October 19, 2021

What is Post-Settlement Occupancy?

What is Post-Settlement Occupancy?

When you sell a home, key dates throughout the transaction do not always match up with your schedule. For example, some homeowners find that the date they need to vacate their current residence is days before the closing date on their next home. If a seller chooses to remain in the residence after closing, this is called post-settlement occupancy. In this scenario, the sellers and buyers need to understand how it works and what is needed for a smooth post-settlement experience.

What is a post-settlement occupancy agreement?

If post-settlement occupancy is something you need, discuss this with your agent early so it can be negotiated with buyers and included in your sales contract because it is critical that both the buyer and seller agree to and sign a post-settlement occupancy agreement.

Homeowner’s insurance does not always cover claims that occur during a seller occupancy, so the agreement protects the buyer against events that could occur during the seller’s occupancy. This legally binding document outlines the responsibilities of both the seller and the buyer.

During the occupancy, the seller pays a security deposit and daily rate of occupancy to the buyer — both of which were agreed to beforehand and included in the post-settlement occupancy agreement.

While the post-occupancy agreement is similar to a lease, it is important that you understand the differences between the two documents. For instance, a lease affords certain rights to the occupants (referred to legally as “tenants”) beyond occupancy itself whereas a post-settlement occupancy agreement (which does not make the occupants “tenants”) only affords occupants the right to stay on the property.

What is included in the agreement?

Your real estate agent should have access to the standard jurisdictional form for the post-settlement occupancy agreement, which will help you through the post-settlement occupancy process.

The standard form post-settlement occupancy agreement includes:

  • The agreement in writing;
  • The date of occupancy and settlement;
  • A set daily occupancy rate, plus a security deposit amount which is paid at closing;
  • Liabilities for the seller and buyer outlined clearly (more on that below); and
  • Signatures of all buyers and sellers, as well as the signature of the escrow agent (typically the title company) that holds the security deposit pending the final walkthrough.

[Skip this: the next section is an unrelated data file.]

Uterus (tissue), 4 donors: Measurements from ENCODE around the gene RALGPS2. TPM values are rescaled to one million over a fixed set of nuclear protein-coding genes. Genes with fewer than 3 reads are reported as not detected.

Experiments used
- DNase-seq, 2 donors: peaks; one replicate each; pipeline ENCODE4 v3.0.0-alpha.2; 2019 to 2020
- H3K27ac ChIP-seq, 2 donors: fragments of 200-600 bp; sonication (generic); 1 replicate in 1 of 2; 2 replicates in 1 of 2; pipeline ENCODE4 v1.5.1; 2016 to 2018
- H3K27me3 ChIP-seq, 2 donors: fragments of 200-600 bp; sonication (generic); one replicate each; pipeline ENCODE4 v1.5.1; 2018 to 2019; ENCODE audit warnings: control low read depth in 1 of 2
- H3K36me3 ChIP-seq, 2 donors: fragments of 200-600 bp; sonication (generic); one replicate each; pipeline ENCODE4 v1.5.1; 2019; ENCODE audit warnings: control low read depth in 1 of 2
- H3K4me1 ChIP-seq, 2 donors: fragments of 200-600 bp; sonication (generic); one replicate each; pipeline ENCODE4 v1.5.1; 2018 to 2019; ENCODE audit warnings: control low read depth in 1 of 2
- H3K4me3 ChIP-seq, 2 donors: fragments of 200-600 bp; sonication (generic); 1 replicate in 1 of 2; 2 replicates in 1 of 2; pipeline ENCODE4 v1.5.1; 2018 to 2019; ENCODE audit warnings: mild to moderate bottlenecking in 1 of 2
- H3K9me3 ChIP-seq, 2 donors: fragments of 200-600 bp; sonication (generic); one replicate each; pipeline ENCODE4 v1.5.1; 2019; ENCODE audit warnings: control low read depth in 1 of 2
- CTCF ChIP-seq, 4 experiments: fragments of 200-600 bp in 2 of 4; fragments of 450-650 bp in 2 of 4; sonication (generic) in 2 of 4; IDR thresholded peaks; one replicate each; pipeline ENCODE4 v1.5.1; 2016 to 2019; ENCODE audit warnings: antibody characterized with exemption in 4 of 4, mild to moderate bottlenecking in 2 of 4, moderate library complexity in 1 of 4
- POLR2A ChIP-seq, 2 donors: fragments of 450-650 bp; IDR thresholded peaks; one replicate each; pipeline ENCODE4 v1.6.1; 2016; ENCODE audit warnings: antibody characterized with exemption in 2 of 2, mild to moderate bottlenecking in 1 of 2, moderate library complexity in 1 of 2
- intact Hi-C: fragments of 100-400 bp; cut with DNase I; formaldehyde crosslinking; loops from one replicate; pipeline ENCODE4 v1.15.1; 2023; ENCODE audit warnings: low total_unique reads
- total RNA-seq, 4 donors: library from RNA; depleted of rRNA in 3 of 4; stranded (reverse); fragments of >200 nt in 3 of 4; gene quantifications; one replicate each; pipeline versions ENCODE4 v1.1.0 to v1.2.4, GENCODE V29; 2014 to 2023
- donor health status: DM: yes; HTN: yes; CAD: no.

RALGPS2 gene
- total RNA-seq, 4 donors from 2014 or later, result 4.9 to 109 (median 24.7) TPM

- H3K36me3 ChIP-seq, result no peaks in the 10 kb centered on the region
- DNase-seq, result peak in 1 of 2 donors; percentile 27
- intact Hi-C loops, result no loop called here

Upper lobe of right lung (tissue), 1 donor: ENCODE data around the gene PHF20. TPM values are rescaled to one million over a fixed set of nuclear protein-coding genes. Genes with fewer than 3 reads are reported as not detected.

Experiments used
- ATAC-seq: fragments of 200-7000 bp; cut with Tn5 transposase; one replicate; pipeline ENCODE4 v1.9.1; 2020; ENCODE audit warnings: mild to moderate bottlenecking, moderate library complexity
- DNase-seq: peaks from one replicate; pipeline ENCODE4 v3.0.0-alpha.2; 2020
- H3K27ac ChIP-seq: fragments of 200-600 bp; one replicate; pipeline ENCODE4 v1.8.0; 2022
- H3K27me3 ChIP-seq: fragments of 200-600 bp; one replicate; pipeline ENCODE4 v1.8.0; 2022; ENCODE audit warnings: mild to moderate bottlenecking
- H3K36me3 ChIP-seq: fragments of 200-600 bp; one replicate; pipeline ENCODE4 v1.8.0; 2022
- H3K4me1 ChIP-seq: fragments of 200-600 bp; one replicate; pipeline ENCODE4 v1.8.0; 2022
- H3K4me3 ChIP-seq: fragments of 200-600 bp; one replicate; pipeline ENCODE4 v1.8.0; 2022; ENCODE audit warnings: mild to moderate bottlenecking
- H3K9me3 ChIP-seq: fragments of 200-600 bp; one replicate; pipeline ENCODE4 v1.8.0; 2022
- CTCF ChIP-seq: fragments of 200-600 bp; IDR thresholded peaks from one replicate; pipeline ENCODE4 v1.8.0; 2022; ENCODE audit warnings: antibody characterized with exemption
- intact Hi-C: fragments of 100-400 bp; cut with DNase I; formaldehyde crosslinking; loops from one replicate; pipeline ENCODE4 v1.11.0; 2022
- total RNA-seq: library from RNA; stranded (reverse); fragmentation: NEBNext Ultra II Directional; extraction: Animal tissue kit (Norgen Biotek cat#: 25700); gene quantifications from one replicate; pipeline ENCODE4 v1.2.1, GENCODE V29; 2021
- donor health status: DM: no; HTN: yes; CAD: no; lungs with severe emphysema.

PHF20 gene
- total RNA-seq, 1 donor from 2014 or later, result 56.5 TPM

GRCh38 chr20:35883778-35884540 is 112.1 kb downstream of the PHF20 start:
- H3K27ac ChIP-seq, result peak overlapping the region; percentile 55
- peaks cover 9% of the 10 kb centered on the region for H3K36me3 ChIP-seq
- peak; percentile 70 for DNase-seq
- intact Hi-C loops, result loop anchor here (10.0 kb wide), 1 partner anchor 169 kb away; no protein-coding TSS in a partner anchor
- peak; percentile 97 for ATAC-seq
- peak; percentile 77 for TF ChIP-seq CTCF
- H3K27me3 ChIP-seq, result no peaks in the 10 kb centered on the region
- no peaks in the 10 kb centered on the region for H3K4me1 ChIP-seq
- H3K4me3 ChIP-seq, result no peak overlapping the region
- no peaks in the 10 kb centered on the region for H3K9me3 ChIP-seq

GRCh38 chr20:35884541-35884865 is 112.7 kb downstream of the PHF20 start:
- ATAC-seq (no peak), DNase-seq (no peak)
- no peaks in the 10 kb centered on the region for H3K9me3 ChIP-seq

In most cases, a final walk-through of the home is conducted before the seller’s occupancy begins. This allows both parties to see the condition of the home, and it protects the buyer from any damage that the seller may cause during post-settlement occupancy. It is important to pay close attention to the claims period timeframes outlined in the post-settlement occupancy agreement. Failure to make a written claim to the seller and escrow agent within the prescribed timeframes is often a waiver of claim.

The post-settlement occupancy agreement covers liability insurance coverage, plans in the event of calamities like fire or flooding, the handling of utility bills, and the maintenance of appliances and fixtures. Additionally, the post-settlement occupancy agreement makes clear the consequences of agreement violations.

For example, if the seller stays in the residence longer than the agreed upon date, many agreements stipulate that the occupant then pays a daily rate that is double or triple the original amount for the additional days. In the case of a violation, the seller can also require that the occupants vacate the premises, forfeit the security deposit, and/or pay any resulting fees.

How to create your own post-settlement occupancy agreement

To get started, talk to your real estate agent about drafting an agreement. Then, all parties will work with the buyer’s agent to negotiate the agreement and coordinate a date to have all parties sign.

For additional information on this topic, contact Evelyn Miller, Partner, at 202-753-7400.

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